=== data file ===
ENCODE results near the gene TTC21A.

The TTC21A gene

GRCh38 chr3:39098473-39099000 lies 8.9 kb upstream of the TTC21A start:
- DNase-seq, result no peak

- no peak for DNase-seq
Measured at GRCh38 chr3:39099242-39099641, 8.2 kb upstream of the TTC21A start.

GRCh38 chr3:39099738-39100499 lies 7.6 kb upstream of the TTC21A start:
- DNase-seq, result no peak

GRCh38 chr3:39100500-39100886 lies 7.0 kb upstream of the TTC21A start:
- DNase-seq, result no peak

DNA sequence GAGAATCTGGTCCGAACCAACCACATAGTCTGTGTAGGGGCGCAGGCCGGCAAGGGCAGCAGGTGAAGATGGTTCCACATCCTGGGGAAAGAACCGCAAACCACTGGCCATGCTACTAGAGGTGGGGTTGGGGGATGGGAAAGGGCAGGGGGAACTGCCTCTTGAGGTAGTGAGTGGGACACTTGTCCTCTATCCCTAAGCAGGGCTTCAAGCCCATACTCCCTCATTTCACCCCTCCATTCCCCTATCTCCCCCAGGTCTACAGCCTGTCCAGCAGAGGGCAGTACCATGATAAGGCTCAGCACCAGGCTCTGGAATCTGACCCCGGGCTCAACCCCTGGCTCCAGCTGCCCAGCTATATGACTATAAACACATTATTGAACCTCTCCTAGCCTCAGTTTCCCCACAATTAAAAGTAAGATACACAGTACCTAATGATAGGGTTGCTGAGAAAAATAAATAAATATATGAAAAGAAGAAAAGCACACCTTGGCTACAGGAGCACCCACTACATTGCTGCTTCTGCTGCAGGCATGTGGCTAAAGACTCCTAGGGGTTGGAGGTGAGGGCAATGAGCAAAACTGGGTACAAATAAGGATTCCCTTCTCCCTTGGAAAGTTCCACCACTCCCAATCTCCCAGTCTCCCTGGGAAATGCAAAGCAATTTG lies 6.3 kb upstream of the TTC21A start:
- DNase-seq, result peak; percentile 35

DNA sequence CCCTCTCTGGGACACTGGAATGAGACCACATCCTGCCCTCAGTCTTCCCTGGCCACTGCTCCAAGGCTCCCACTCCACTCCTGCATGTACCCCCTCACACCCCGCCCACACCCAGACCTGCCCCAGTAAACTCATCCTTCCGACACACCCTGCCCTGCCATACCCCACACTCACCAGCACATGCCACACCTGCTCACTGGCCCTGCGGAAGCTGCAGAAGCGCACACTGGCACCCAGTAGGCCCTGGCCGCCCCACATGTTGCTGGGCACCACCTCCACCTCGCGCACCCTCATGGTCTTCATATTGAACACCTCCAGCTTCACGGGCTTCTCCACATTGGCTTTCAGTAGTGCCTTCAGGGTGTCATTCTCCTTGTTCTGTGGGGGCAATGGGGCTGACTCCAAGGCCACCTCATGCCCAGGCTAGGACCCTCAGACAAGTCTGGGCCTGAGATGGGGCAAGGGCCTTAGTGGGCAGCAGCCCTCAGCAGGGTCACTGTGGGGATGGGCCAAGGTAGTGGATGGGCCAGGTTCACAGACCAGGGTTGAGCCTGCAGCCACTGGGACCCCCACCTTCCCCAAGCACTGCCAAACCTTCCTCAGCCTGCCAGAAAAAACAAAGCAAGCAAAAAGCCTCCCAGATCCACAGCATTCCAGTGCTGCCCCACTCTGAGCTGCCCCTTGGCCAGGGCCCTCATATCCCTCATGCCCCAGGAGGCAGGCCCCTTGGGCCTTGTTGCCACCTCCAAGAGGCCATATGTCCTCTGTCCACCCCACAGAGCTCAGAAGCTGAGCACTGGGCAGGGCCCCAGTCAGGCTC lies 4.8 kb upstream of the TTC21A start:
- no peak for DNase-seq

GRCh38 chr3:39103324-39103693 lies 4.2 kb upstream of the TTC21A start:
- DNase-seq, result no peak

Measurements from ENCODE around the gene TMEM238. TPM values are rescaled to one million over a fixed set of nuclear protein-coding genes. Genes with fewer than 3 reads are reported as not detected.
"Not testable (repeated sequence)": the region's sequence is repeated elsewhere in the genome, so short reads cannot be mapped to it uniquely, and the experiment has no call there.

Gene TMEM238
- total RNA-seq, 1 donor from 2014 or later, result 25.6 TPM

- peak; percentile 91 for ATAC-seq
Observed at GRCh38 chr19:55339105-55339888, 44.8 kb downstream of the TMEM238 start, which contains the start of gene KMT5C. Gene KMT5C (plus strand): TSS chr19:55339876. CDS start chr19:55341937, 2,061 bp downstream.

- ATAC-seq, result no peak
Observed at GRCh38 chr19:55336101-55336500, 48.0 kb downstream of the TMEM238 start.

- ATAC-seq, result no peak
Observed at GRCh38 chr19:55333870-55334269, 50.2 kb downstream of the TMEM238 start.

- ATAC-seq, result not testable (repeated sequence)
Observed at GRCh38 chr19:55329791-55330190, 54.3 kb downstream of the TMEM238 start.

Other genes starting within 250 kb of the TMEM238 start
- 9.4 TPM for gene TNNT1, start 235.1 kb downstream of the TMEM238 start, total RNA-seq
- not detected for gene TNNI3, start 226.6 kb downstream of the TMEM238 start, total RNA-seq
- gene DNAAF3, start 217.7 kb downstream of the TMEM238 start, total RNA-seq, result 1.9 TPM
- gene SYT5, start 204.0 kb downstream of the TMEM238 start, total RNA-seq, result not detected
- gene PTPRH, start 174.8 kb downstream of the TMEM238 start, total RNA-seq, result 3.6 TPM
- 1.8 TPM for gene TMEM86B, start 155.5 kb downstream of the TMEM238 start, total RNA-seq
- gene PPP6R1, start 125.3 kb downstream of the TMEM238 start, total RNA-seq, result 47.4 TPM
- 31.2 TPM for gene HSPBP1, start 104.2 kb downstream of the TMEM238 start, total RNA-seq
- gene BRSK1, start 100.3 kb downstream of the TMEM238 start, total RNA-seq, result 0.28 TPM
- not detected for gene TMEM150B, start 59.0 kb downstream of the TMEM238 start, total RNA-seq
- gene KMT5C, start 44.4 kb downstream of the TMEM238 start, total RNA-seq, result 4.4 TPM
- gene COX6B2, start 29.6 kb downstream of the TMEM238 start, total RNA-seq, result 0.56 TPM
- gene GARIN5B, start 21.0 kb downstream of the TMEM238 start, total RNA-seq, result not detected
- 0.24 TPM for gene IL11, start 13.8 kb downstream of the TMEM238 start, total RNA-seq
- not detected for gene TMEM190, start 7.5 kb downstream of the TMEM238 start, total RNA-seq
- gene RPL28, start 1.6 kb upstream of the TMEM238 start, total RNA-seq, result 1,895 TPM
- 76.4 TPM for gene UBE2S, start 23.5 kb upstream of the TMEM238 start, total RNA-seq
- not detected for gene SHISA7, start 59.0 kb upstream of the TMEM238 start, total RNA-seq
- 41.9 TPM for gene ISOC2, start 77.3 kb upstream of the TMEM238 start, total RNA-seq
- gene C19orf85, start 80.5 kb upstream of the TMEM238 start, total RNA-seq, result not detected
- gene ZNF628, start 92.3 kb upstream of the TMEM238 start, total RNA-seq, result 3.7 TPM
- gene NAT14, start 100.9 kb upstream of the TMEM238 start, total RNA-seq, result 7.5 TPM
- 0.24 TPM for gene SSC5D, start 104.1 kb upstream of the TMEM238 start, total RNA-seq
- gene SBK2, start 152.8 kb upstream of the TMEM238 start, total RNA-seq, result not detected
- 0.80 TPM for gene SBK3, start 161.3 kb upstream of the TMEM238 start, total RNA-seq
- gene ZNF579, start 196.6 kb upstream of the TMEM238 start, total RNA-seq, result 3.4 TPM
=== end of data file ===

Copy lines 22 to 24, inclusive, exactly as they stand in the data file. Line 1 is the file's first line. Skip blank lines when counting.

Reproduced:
Observed at GRCh38 chr19:55339105-55339888, 44.8 kb downstream of the TMEM238 start, which contains the start of gene KMT5C. Gene KMT5C (plus strand): TSS chr19:55339876. CDS start chr19:55341937, 2,061 bp downstream.

- ATAC-seq, result no peak
Observed at GRCh38 chr19:55336101-55336500, 48.0 kb downstream of the TMEM238 start.